Tag: Internet Marketing
After a recent trip to Walt Disney World with friends, my childhood love for princess dresses and romance came rushing back to me. Though many of these films are older than I am (I’m only 22!), the lessons we can learn from them are timeless.
As someone who leverages social media on behalf of my company and clients, I have been able to take a few lessons from Disney and apply them as best practices for a successful social presence and strategy.
- Always be prompt. Social media posts should always be timely and relevant. If you are late posting important news, you will seem both disconnected and uninteresting to your audience.
Aaah … January. The holidays are over, the weather is dreary and people are making resolutions. What about you? Vowing to lose weight, quit smoking, work out more? While you’re at it, maybe it’s time to gauge the health of your intranet site. Maybe you’re due for a redesign or need some help increasing engagement and readership. We at Domus can provide a few hints and suggestions to get you started.
Let’s start with the aesthetics. The layout, look and “feel” of the site are just the shell. The navigation and design are equally as important – eye-catching, visually interesting graphics and images and easy-to-use links are the first elements that the user notices. But your intranet needs more substance in order to survive and thrive … you need to remember that it’s more than just a pretty face. Add some brain to the beauty!
Your brand’s social actions are just as important as its social content. Now don’t get me wrong, content is a driving force behind a successful social media campaign. But there is a lot to be said about a brand’s social interactions in addition to the information that it proactively publishes.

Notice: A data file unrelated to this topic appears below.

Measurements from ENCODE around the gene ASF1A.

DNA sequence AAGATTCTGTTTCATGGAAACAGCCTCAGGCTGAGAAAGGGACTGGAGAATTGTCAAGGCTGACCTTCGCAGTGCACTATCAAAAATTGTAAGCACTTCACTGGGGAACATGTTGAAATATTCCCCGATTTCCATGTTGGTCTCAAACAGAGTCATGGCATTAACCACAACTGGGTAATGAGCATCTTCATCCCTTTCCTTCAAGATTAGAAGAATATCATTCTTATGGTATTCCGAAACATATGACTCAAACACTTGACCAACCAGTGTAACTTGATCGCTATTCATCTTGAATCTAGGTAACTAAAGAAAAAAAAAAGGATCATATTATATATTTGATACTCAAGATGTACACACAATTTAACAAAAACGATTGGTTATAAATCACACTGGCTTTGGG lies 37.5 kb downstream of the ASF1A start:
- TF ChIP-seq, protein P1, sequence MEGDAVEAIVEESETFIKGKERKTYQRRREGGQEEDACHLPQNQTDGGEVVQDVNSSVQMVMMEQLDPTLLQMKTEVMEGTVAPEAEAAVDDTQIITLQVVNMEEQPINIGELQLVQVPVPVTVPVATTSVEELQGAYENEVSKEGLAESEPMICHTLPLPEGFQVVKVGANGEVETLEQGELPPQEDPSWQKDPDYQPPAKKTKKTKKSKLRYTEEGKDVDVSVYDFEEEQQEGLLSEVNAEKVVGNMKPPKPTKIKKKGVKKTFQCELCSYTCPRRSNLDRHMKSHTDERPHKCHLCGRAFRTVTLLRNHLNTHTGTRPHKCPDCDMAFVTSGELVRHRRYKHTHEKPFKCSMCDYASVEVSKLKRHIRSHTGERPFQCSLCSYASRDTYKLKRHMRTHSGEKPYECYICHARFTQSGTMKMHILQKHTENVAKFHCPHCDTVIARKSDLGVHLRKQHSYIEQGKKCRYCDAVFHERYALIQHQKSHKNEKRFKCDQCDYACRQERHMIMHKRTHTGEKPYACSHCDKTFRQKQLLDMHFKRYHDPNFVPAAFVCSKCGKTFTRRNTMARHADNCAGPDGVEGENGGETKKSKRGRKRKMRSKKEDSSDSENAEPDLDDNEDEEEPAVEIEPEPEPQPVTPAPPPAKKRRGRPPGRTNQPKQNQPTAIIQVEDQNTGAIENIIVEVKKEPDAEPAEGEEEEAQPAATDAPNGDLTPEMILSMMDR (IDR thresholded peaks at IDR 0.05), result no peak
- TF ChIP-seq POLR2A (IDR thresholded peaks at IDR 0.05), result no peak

Does your company have a protocol for how to respond to negative user comments on your brand’s social media pages? How about positive posts? If your answer is yes, then you’re off to a good start. If your answer is no, then we have a little bit of work to do. The point of having a social media campaign is to have SOCIAL interaction with other users. So when users like your Facebook content or Retweet certain Twitter Tweets, there should be some additional form of followup. It could be as simple as a thank you; or perhaps a Retweet of their content. Conversely, if your brand receives negative comments or an influx of customer service queries, these comments should be addressed publicly in order for others to know that your brand is hearing their demands and is there to provide support. (continue reading…)
Social media pages serve as a vital component of the marketing and communications mix for companies. They allow organizations to disseminate company news and deliver exclusive offers and can also serve as a method of customer service. While these are all positive examples of how corporate social media can support a company’s initiatives, there are negative issues that can arise within social networks.
Social media gives a voice to the masses that was once only reserved for the traditional media. With that said, social media now provides an opportunity for the masses to express their individual opinions toward organizations, whether positive or negative in nature. It’s also worthwhile to point out that individuals are more willing to offer negative opinions versus unsolicited positive praise. The key to remember is that not everyone in the world is going to like a company – Google, Apple and Facebook are three of the most popular U.S. companies and they each have sizeable detractors – and negative comments and posts are going to happen; but it’s how a company handles these posts that can make or break a brand. (continue reading…)